I think some of the power intervals I've been doing on my bike had something to do with the knee problems. Tomorrow's cycling workout is going to be a lot more low-impact.
Still, I didn't let that spoil our other plans for the day. I recently got a one-year National Parks pass from my work, and I'd been anxious to put it to use. So we had been planning to go up to Rocky Mountain National Park to do some sledding at Hidden Valley. My kids had never been sledding before, so it would be a great adventure.
We had lunch at the Estes Park Brewery, which is quickly becoming our go-to eatery in EP. My sister and family introduced us to the place when they were staying at a near-by cabin. Despite its beer-centric nature, it is really quite family-friendly and has proven plenty low-key each time I've been. We didn't have any beer this time, but the food, while not gourmet, is good enough to stand on its own.
After lunch we hit the slopes for a little while. My 5-year-old daughter gets intimidated by new things that she perceives as dangerous. She recently rode a horse for the first time, and was terrified. But afterward she couldn't stop talking about how great it was. Sledding turned out to be the same way. Fortunately it was my wife, instead of me, who forced her onto the sled the first time.
It only took one run down the hill for her to be convinced that sledding was a lot of fun. She was less convinced, later, when I told her that every good sled outing should include at least one crash. Maybe that's just because the crashes were my fault, and her mother always got them down the hill safely. I'm not sure she trusts me.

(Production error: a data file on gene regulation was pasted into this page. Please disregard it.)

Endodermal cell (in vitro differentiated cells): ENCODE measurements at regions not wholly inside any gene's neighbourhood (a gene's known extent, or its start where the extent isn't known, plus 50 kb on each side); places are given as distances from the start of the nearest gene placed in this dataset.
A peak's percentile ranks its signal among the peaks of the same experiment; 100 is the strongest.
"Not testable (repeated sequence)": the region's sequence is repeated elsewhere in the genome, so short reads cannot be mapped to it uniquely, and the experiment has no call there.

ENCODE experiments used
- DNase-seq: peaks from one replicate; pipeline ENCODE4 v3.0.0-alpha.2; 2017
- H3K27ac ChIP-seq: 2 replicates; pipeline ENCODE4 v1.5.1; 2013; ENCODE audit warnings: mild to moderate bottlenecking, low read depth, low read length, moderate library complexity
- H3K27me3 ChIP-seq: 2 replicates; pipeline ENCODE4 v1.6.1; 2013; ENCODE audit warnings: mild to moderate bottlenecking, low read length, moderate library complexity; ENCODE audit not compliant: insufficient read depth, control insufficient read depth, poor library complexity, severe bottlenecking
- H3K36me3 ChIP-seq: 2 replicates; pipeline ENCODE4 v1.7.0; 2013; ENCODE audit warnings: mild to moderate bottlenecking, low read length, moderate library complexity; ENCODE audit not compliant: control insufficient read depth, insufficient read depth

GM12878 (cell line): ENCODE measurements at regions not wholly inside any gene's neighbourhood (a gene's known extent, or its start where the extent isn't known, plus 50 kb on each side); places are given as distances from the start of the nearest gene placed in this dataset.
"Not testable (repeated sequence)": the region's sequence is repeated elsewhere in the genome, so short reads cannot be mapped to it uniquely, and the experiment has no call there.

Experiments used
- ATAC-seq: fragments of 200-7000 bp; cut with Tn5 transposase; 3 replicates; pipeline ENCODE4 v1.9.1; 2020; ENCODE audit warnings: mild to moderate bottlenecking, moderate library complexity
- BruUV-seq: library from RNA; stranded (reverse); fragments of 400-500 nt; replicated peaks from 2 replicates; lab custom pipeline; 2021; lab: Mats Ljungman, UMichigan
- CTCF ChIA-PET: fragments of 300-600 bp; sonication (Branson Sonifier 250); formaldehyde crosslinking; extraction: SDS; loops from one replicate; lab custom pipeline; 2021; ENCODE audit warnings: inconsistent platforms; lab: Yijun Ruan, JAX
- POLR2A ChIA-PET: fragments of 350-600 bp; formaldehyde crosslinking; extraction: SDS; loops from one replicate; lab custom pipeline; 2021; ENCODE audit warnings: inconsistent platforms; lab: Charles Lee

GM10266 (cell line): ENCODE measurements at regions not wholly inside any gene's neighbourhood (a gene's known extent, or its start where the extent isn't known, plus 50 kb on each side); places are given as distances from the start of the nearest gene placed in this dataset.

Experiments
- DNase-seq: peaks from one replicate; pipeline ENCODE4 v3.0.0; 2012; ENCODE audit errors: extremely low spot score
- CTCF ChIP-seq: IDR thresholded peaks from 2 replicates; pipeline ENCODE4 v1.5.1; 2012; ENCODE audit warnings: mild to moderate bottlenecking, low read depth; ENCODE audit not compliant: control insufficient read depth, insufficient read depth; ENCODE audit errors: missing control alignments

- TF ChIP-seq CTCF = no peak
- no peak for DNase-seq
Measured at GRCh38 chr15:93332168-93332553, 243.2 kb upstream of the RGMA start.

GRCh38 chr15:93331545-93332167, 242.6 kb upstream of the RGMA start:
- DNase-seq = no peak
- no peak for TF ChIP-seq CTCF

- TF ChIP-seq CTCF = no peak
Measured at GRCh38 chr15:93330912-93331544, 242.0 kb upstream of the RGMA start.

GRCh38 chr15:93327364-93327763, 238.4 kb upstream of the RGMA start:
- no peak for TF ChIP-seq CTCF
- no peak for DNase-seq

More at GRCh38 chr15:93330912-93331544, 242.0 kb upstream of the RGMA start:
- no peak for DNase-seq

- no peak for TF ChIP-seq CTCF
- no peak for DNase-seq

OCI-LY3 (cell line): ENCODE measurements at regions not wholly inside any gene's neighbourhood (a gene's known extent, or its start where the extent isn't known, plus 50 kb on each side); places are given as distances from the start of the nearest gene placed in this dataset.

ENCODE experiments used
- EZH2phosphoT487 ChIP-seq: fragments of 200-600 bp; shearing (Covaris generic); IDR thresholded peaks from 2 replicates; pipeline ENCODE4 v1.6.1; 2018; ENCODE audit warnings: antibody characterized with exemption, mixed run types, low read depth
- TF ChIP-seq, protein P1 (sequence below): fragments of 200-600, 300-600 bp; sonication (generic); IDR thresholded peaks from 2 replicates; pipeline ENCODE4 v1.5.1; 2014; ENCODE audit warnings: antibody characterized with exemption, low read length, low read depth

My 15-month-old son did pretty well with the sledding also, though he was much more noncommittal in his response. Luckily I didn't crash with him.
It's hard for little ones to keep warm, no matter how much you bundle them up. So we kept the outing short. But we're looking forward to using that Parks pass as much as we can in the coming year.
After we got home, my wife had to run out to the grocery store while I got started making supper. I've been reducing my meat consumption lately, and I'd already had two servings of meat for the day (turkey meatloaf after my run, and a bison burger for lunch), so we planned to have a vegetarian supper. There were roasted root vegetables (beets, parsnips, turnips, potatoes, and onions); a tabbouleh-inspired quinoa dish; and sauteed beet greens.
It all turned out really well, if I do say so myself. There are too many really good cooking blogs out there for me to want to compete, but I was really surprised by how good the beet greens turned out, so I'm going to present the recipe here. The strategy was based on recent efforts of sauteeing chard and kale.
- 1 or 2 tablespoons of canola or olive oil
- 1/2 medium onion, finely chopped
- 2 mushrooms, chopped
- 2 cloves garlic, minced
- 2 cups vegetable broth
- 2 or so cups of coarsely chopped beet greens, stalks removed
- Salt and pepper, to taste
Put the oil in a large pan on medium heat. Add onions and cook for a few minutes, until they become tender and translucent. Add mushrooms and garlic, and continue cooking for a couple of more minutes. Add vegetable broth and bring to a low boil. Stir in the greens, add a few sprinkles of salt & pepper, and cover. Reduce heat and simmer until the broth is mostly reduced - perhaps 20 minutes.
I'd never had beet greens before, but one taste was enough to convince me that it should become part of our regular menu. And it's packed with vitamins A and C with a good bit of calcium and iron. Even my wife, who doesn't usually go for cooked greens, wanted a second helping.